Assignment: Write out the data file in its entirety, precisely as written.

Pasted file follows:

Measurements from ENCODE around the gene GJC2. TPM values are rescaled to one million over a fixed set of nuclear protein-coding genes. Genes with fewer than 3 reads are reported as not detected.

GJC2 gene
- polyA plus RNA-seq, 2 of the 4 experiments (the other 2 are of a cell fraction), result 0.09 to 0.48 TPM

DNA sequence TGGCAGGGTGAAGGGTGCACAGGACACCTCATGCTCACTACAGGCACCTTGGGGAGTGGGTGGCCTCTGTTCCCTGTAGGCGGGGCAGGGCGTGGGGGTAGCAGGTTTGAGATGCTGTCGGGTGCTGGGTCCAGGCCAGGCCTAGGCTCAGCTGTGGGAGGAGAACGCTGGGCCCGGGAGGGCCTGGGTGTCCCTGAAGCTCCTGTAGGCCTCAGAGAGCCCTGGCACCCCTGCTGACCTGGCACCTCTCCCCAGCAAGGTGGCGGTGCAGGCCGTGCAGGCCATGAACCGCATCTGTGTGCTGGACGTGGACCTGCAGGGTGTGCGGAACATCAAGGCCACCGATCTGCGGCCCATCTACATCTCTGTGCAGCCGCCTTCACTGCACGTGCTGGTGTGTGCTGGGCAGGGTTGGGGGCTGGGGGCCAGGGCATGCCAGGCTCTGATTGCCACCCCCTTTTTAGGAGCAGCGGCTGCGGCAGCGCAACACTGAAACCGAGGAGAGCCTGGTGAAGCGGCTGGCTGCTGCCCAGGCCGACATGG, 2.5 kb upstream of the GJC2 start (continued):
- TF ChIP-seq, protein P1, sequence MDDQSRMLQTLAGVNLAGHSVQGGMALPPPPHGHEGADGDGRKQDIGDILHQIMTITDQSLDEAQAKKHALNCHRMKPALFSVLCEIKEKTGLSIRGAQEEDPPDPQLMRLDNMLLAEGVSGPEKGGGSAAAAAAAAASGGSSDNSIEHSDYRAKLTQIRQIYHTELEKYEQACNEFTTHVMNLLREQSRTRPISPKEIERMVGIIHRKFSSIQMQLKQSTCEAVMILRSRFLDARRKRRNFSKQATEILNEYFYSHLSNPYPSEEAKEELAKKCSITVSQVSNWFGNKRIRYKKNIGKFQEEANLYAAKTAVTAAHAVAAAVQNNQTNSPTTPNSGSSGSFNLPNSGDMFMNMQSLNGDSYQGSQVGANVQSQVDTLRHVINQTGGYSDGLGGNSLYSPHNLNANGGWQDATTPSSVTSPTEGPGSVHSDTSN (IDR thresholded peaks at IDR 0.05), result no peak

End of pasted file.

Measurements from ENCODE around the gene GJC2. TPM values are rescaled to one million over a fixed set of nuclear protein-coding genes. Genes with fewer than 3 reads are reported as not detected.

GJC2 gene
- polyA plus RNA-seq, 2 of the 4 experiments (the other 2 are of a cell fraction), result 0.09 to 0.48 TPM

DNA sequence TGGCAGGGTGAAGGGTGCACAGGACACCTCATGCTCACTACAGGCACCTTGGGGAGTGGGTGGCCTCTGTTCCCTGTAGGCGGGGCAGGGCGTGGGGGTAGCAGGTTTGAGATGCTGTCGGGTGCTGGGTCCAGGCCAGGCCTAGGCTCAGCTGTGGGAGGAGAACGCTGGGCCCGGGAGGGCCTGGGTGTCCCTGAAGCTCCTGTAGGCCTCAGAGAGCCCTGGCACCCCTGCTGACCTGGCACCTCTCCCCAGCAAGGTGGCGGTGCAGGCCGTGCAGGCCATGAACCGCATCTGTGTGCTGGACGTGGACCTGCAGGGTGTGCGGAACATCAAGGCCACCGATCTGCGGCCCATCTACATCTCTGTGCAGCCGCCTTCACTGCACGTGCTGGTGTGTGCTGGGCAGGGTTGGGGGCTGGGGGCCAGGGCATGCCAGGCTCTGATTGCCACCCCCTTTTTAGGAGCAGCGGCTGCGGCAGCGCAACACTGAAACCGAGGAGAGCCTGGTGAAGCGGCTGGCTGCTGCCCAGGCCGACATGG, 2.5 kb upstream of the GJC2 start (continued):
- TF ChIP-seq, protein P1, sequence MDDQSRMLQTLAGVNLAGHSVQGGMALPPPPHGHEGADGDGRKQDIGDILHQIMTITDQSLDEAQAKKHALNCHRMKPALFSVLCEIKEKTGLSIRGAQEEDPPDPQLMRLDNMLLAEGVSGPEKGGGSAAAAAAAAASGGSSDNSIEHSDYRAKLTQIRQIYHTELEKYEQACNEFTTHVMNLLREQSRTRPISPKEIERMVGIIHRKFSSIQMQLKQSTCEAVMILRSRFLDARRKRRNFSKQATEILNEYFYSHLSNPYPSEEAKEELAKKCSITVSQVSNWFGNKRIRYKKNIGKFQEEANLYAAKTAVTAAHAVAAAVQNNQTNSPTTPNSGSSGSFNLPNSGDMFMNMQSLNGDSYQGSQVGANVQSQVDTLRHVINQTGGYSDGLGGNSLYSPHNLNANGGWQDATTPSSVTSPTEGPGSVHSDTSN (IDR thresholded peaks at IDR 0.05), result no peak